How Hard Should You Train?
Go hard or go home! No pain, no gain! These are popular sayings and beliefs, but really how hard should you train in order to get results?
The truth is that it completely depends on the individual and what the goal is. For example, an Olympian is going to train a lot harder and will be able to tolerate a lot more than your average person, hence why they are an Olympian! The trouble is that there are plenty of people who think they can train as hard as an Olympian and get results, but that isn’t the case.
How many of you think that if you don’t leave a session in a puddle of your own sweat, you aren’t training hard enough? Probably most of you. Unfortunately, this is a big misconception and we will address that in this blog.
Right, so let’s get into the pyramid.
The pyramid represents a rough guideline of where you should be training and how hard. I have made it as simple as possible but there are a lot of factors that go into each of the zones. The pyramid depends solely on the individual and is not a cookie-cutter, one-size-fits-all method – it will depend on a huge number of factors – so one person’s pyramid may be at completely different levels to another’s.
There are 3 zones:
- Zone 1: Sub-adaptation/technique training
- Zone 2: Progression
- Zone 3: Overtraining
As you move up the pyramid, overall training intensity increases. This intensity isn’t %1RM (1 rep max) which is the usual standard for training intensity, it encompasses everything to do with your training so volume, rest periods, weight used, distance traveled, etc. The bottom line represents your current accustomed level; this varies from person to person and isn’t a fixed point as it can move up and down. The upper line represents the point at which you begin to overtrain and cause tissue deformation.
Zone 1: Sub-adaption/technique training
When training in this zone, you are using intensities that are below your current accustomed levels. For the most part this is a zone where we don’t want to train, unless we are trying to improve technique in which case we want to make sure that the intensity is low in order to focus on technique. I want to really force the point that these zones are completely individual, as one person’s zone 1 could be another person’s zone 3. In this training zone we aren’t providing enough of a stress on the body to force adaption and in fact if we stay in this zone our accustomed level will fall, leading to a decrease in performance.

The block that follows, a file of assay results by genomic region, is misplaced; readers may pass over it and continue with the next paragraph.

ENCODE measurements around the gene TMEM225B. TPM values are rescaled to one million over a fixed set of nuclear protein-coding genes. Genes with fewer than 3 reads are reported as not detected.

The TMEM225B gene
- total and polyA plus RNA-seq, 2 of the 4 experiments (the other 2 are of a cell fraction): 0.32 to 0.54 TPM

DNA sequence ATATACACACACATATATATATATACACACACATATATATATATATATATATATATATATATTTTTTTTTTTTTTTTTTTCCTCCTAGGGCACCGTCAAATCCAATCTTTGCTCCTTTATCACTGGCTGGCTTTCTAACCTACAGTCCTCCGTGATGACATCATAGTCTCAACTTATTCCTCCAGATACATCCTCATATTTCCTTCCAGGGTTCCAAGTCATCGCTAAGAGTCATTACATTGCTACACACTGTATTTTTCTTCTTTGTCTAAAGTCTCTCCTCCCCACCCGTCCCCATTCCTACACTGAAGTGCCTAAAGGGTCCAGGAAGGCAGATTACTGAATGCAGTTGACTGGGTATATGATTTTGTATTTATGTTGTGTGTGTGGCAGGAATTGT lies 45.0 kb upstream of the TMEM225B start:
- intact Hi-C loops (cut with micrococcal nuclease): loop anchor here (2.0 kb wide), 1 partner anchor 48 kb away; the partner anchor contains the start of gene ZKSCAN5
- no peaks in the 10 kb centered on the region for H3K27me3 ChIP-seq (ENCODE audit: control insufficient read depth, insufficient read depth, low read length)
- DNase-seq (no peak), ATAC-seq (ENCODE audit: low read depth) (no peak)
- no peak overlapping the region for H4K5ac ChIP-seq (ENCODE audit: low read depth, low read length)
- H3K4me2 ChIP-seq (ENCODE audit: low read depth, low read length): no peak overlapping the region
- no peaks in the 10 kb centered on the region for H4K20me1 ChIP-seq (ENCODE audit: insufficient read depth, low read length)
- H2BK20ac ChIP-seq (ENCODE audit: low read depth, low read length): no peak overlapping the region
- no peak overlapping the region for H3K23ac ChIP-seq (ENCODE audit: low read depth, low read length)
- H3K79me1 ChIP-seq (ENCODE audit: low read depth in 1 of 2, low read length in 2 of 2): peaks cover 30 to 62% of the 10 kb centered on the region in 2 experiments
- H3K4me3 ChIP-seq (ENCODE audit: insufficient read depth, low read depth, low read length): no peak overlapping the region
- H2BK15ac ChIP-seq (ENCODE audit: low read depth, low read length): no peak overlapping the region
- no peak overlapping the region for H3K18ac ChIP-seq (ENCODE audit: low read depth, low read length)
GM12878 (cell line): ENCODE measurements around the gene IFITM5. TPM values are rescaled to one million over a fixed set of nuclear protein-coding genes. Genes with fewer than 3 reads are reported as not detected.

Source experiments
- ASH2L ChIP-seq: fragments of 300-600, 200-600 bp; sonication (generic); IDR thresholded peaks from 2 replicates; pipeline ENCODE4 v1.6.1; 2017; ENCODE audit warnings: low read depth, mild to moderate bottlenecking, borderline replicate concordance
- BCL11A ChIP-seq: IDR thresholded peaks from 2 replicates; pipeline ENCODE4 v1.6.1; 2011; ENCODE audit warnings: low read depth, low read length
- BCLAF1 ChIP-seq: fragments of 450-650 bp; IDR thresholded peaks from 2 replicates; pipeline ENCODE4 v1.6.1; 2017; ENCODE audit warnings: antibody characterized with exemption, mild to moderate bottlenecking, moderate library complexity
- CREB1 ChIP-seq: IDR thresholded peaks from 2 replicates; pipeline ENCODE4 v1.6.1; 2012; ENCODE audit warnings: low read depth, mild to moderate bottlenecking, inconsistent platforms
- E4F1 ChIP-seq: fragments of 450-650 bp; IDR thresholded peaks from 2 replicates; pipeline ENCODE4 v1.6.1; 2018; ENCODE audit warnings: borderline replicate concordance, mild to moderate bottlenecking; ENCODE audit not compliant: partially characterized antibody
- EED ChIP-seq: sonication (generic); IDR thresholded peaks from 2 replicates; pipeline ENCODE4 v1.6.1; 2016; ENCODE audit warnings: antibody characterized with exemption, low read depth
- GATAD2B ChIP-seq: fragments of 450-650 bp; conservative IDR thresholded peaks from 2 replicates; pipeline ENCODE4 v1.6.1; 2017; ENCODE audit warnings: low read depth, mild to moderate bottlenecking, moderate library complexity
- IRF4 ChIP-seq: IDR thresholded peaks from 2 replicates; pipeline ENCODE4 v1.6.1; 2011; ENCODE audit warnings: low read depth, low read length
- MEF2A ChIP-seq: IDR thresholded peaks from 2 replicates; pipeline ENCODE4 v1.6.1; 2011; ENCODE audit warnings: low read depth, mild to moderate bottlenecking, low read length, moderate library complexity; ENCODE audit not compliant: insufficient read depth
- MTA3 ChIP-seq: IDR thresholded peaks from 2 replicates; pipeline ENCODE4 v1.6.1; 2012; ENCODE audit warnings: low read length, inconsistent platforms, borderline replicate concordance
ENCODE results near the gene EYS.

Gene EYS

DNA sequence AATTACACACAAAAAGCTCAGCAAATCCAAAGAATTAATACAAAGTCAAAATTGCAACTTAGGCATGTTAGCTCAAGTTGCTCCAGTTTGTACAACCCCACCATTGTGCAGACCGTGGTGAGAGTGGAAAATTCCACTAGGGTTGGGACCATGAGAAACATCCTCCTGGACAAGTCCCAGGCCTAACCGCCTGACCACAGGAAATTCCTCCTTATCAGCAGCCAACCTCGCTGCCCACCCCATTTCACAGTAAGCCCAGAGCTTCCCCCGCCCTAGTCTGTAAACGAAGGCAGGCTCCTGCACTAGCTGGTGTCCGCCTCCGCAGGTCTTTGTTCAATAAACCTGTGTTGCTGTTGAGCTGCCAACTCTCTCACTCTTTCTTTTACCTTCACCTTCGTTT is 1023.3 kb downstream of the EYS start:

Zone 2: Progression
This is the zone where we want to be. When training in this one we are above our current accustomed levels so we are providing enough of a stimulus for the body to adapt. This zone isn’t just one set intensity, it has a large range and you can train anywhere in there to gain different outcomes. If you train towards the bottom of the zone you will be able to recover quicker but won’t provide a great stimulus.
If you train towards the top you will need longer to recover, but you will be providing a better stimulus. The main thing I want to stress for this zone, is that the top of the zone is not easy by any means, so you will still be training hard in this zone. When we stay in this zone our accustomed level will rise, meaning we can handle more and overall that leads to better performance.
This is why elite athletes need to train that much harder, because their accustomed level is probably in most of our zone 3s. It is also why you need constant progression. For example, if you select an intensity that is slightly above your accustomed levels and stick to it, you will progress at first causing that accustomed level to rise, but then that intensity is now in zone 1 which isn’t causing progress but in fact causing regression.
Zone 3: Overtraining
This is the zone that a lot of people think they have to train, when in reality this is where you want to stay away from. When we train in this zone we are forcing our bodies over what they want to be doing. Now, you may be able to train in this area for a week or maybe a month or so without any issues, but keep going and you’ll be left with an injury or be burnt out psychologically. In addition to this, if you keep training in this zone, both lines will drop down as a protective mechanism from the body, leading to a decrease in performance. The trouble is that when you see a person who is in really good shape training really hard, they may be in their zone 2, but then if you try and copy it you’ll be working at the same absolute intensity but you’ll be in your zone 3. That’s why you can’t just give everyone the same thing to do, because everyone is at completely different levels.
So, to summarise:
- Training in zone 1 can be beneficial for technique training but only if a small time is spent there, otherwise a decrease in performance will arise.
- Training in zone 2 is where the progression is made.
- The top of zone 2 is a hard intensity to train at, but it’s still within your abilities.
- Zone 3 is where most think they have to train when in actual fact this is where problems arise.
- You don’t have to leave every session dripping in sweat to make progress.
- It is completely individual and depends on a huge number of factors.